Mixedwood silviculture in north america: The science and art of managing for complex, multi-species temperate forests

Laura S. Kenefic, John M. Kabrick, Benjamin O. Knapp, Patricia Raymond, Kenneth L. Clark, Anthony W. D’amato, Christel C. Kern, Lance A. Vickers, Daniel C. Dey, Nicole S. Rogers

Research output: Contribution to journalReview articlepeer-review

10 Scopus citations

Abstract

Temperate mixedwoods (hardwood–softwood mixtures) in central and eastern United States and Canada can be classified into two overarching categories: those with shade-tolerant softwoods maintained by light to moderate disturbances and those with shade-intolerant to mid-tolerant softwoods maintained by moderate to severe disturbances. The former includes red spruce (Picea rubens Sarg.), balsam fir (Abies balsamea (L.) Mill.), or eastern hemlock (Tsuga canadensis (L.) Carr.) in mixture with northern hardwood species; the latter includes pine (Pinus) – oak (Quercus) mixtures. Such forests have desirable socio-economic values, wildlife habitat potential, and (or) adaptive capacity, but management is challenging because one or more softwood species in each can be limited by depleted seed sources, narrow regeneration requirements, or poor competitive ability. Appropriate silvicultural systems vary among mixedwood compositions depending on shade tolerance and severity of disturbance associated with the limiting softwoods, site quality, and level of herbivory. Sustainability of mixedwood composition requires that stand structure and composition be managed at each entry to maintain vigorous trees of species with different growth rates and longevities and to encourage development of advance reproduction or seed-producing trees of desired species. Regardless of silvicultural system, maintaining seed sources of limiting softwoods, providing suitable germination substrates, and controlling competition are critical. Here, we describe commonalities among temperate mixedwoods in central and eastern North America and present a framework for managing them.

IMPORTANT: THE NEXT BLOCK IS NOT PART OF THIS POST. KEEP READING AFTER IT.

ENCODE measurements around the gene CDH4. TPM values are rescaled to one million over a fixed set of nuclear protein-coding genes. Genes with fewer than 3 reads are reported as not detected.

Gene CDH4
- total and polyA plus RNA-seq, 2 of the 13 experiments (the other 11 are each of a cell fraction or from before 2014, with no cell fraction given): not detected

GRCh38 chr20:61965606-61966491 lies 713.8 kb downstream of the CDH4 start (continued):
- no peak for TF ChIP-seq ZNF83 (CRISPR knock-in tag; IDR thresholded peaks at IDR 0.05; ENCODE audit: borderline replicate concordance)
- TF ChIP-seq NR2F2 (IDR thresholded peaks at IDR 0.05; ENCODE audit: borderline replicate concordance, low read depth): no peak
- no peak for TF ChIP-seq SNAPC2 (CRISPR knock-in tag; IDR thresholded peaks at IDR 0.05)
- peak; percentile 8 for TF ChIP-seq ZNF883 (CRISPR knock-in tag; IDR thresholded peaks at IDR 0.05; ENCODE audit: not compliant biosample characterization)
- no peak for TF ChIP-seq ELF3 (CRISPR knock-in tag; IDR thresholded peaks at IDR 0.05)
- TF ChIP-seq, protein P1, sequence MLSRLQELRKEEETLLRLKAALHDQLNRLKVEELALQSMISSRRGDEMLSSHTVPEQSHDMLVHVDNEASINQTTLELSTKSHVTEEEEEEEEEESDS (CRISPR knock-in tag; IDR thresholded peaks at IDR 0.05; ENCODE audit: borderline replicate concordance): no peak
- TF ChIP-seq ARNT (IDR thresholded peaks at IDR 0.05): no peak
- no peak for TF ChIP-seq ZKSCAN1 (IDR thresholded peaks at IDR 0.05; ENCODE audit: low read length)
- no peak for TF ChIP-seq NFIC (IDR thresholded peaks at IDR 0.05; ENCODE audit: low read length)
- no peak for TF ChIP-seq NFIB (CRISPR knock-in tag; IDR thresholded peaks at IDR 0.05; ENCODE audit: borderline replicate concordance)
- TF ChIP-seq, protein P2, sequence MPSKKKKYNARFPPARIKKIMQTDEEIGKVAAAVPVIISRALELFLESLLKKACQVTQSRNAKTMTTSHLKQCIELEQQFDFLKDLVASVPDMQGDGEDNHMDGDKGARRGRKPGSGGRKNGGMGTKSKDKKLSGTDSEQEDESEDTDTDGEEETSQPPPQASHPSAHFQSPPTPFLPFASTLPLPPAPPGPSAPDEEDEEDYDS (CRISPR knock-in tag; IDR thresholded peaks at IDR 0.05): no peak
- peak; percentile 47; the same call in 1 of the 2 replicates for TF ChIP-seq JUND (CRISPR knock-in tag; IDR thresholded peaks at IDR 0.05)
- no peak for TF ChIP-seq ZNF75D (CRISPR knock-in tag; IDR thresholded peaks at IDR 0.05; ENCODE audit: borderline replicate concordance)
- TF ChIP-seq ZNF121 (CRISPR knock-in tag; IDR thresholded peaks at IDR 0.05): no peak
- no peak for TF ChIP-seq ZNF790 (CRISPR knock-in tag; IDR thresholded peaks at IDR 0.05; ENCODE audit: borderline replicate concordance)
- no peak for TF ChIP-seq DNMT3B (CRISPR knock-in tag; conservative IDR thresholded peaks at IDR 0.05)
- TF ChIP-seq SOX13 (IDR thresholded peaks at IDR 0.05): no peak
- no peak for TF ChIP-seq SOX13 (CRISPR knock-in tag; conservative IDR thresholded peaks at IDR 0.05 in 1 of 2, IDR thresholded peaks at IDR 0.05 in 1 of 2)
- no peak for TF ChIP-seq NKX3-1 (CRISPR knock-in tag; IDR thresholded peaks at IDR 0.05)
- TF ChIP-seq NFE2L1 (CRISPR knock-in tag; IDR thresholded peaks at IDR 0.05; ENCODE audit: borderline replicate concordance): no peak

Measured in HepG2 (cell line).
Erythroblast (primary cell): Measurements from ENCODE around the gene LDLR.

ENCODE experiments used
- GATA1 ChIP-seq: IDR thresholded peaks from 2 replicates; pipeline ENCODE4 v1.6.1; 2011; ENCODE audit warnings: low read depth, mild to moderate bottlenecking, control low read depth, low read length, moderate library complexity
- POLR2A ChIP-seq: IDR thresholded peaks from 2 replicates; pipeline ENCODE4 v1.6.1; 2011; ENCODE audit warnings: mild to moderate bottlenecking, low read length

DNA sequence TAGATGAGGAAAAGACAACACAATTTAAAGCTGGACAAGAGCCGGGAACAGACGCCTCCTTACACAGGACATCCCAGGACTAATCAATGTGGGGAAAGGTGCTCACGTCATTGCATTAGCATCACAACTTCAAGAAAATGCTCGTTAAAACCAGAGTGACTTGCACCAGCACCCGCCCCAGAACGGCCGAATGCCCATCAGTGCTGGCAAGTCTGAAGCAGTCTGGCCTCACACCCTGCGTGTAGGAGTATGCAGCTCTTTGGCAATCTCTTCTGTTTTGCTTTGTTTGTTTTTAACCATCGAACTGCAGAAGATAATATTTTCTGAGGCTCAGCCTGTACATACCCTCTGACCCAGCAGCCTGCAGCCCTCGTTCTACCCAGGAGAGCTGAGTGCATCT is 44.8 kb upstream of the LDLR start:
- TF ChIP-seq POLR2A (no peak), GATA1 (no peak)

Original languageEnglish
Pages (from-to)921-934
Number of pages14
JournalCanadian Journal of Forest Research
Volume51
Issue number7
DOIs
StatePublished - 2021

Bibliographical note

Funding Information:
Funding for this work was provided in part by the U.S. Forest Service, Northern Research Station. Justin Waskiewicz of Paul Smith’s College and Robert Seymour of University of Maine provided helpful reviews of an earlier version of the manuscript.

Publisher Copyright:
© 2021, Canadian Science Publishing. All rights reserved.

Keywords

  • Deciduous–coniferous mixtures
  • Mixed-species forests
  • Shade tolerance
  • Silvicultural systems
  • Tree regeneration

ASJC Scopus subject areas

  • Forestry
  • Global and Planetary Change
  • Ecology

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